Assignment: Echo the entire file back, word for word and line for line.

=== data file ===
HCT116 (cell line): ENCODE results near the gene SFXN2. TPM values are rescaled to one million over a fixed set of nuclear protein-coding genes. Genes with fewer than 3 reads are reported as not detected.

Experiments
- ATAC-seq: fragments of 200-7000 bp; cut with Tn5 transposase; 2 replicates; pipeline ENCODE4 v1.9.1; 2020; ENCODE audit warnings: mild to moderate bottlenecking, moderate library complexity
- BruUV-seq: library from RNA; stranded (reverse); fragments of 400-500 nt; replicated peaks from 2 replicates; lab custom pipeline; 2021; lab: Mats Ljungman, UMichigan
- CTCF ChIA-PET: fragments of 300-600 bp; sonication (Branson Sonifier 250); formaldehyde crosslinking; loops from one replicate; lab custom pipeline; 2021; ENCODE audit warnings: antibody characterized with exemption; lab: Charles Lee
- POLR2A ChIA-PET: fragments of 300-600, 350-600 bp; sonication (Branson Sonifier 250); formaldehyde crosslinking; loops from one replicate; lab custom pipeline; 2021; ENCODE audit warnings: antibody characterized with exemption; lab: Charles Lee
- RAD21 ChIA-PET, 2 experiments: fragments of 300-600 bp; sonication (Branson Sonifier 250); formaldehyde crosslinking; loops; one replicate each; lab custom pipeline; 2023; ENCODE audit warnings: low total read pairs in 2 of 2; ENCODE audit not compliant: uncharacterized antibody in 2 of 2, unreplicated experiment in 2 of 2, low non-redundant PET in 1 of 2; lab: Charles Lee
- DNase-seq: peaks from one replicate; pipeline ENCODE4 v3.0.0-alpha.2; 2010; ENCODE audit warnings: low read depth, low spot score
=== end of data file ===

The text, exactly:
HCT116 (cell line): ENCODE results near the gene SFXN2. TPM values are rescaled to one million over a fixed set of nuclear protein-coding genes. Genes with fewer than 3 reads are reported as not detected.

Experiments
- ATAC-seq: fragments of 200-7000 bp; cut with Tn5 transposase; 2 replicates; pipeline ENCODE4 v1.9.1; 2020; ENCODE audit warnings: mild to moderate bottlenecking, moderate library complexity
- BruUV-seq: library from RNA; stranded (reverse); fragments of 400-500 nt; replicated peaks from 2 replicates; lab custom pipeline; 2021; lab: Mats Ljungman, UMichigan
- CTCF ChIA-PET: fragments of 300-600 bp; sonication (Branson Sonifier 250); formaldehyde crosslinking; loops from one replicate; lab custom pipeline; 2021; ENCODE audit warnings: antibody characterized with exemption; lab: Charles Lee
- POLR2A ChIA-PET: fragments of 300-600, 350-600 bp; sonication (Branson Sonifier 250); formaldehyde crosslinking; loops from one replicate; lab custom pipeline; 2021; ENCODE audit warnings: antibody characterized with exemption; lab: Charles Lee
- RAD21 ChIA-PET, 2 experiments: fragments of 300-600 bp; sonication (Branson Sonifier 250); formaldehyde crosslinking; loops; one replicate each; lab custom pipeline; 2023; ENCODE audit warnings: low total read pairs in 2 of 2; ENCODE audit not compliant: uncharacterized antibody in 2 of 2, unreplicated experiment in 2 of 2, low non-redundant PET in 1 of 2; lab: Charles Lee
- DNase-seq: peaks from one replicate; pipeline ENCODE4 v3.0.0-alpha.2; 2010; ENCODE audit warnings: low read depth, low spot score